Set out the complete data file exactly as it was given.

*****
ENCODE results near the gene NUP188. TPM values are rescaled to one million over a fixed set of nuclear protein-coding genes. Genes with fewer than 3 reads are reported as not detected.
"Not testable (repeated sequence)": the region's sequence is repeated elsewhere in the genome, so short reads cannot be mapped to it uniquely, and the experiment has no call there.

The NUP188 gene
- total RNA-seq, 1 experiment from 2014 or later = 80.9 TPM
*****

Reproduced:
ENCODE results near the gene NUP188. TPM values are rescaled to one million over a fixed set of nuclear protein-coding genes. Genes with fewer than 3 reads are reported as not detected.
"Not testable (repeated sequence)": the region's sequence is repeated elsewhere in the genome, so short reads cannot be mapped to it uniquely, and the experiment has no call there.

The NUP188 gene
- total RNA-seq, 1 experiment from 2014 or later = 80.9 TPM